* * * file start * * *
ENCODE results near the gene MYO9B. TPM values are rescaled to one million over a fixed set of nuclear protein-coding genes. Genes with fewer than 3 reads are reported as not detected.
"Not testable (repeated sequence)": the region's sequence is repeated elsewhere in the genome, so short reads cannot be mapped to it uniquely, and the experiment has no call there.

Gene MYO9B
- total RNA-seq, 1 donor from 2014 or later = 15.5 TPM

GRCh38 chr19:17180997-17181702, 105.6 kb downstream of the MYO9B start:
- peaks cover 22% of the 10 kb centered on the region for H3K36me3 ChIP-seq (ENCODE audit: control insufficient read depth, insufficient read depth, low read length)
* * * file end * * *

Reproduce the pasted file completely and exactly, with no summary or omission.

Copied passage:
ENCODE results near the gene MYO9B. TPM values are rescaled to one million over a fixed set of nuclear protein-coding genes. Genes with fewer than 3 reads are reported as not detected.
"Not testable (repeated sequence)": the region's sequence is repeated elsewhere in the genome, so short reads cannot be mapped to it uniquely, and the experiment has no call there.

Gene MYO9B
- total RNA-seq, 1 donor from 2014 or later = 15.5 TPM

GRCh38 chr19:17180997-17181702, 105.6 kb downstream of the MYO9B start:
- peaks cover 22% of the 10 kb centered on the region for H3K36me3 ChIP-seq (ENCODE audit: control insufficient read depth, insufficient read depth, low read length)